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Summary

Background  Primary cutaneous B-cell lymphomas (PCBCL), with the exception of large B-cell lymphoma of leg type and intravascular large B-cell lymphoma, are associated with an excellent prognosis. These lymphomas have become much better understood in recent years leading to the publication in 2005 of the World Health Organization–European Organisation for Research and Treatment of Cancer classification.

Objectives  To determine the relative frequency of occurrence of subtypes of PCBCL in a defined population, and the survival of patients with these subtypes.

Methods  During the period 1987–2009, 61 consecutive patients with PCBCL were identified from the Nottingham Lymphoma Registry (population 1·1 million). After histological review, the number of patients with each subtype was as follows: marginal zone, 18; follicle centre, 14; diffuse large B cell, leg type, 16; diffuse large B cell, other sites, 12; and intravascular large B cell, one.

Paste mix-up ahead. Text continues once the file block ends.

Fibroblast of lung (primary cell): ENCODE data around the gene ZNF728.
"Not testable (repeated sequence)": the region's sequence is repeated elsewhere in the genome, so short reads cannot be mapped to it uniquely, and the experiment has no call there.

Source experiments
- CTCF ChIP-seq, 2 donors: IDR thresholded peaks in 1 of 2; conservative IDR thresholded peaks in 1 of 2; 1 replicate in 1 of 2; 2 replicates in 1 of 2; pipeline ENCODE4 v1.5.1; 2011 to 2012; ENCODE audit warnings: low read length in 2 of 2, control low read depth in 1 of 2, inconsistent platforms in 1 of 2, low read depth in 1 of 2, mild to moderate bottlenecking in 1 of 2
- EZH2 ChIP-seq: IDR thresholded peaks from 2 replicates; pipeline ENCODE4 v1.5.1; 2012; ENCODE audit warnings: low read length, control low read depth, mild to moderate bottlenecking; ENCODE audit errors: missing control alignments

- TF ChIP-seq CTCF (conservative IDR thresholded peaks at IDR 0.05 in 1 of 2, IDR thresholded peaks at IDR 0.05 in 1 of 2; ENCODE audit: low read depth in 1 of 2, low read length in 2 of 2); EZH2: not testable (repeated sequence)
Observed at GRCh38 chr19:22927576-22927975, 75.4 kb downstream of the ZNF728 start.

Results  The 5- and 10-year lymphoma-specific survival for patients with marginal zone lymphoma was 100%. The only patient with intravascular large B-cell lymphoma died from widespread disease in spite of chemotherapy. The 4-year lymphoma-specific survival for follicle centre cell lymphoma was 90%. Patients with the other subtypes had the following 5-year lymphoma-specific survival rates: diffuse large B cell, leg type, 61% and diffuse large B cell, other, 40%. The median age at diagnosis for patients with diffuse large B-cell lymphoma, leg type was 82 years and as a consequence the 5-year overall survival was only 15%. There was a 3·4-fold increase in the incidence of PCBCL from the period 1987–1997 to the period 1998–2009.

Conclusions  PCBCL is a rare disease (incidence around three per million population per year). It is, in our view, essential that it is diagnosed by a pathologist with an interest in cutaneous lymphoma and that the very different prognosis of the individual subtypes is appreciated by the treating clinician.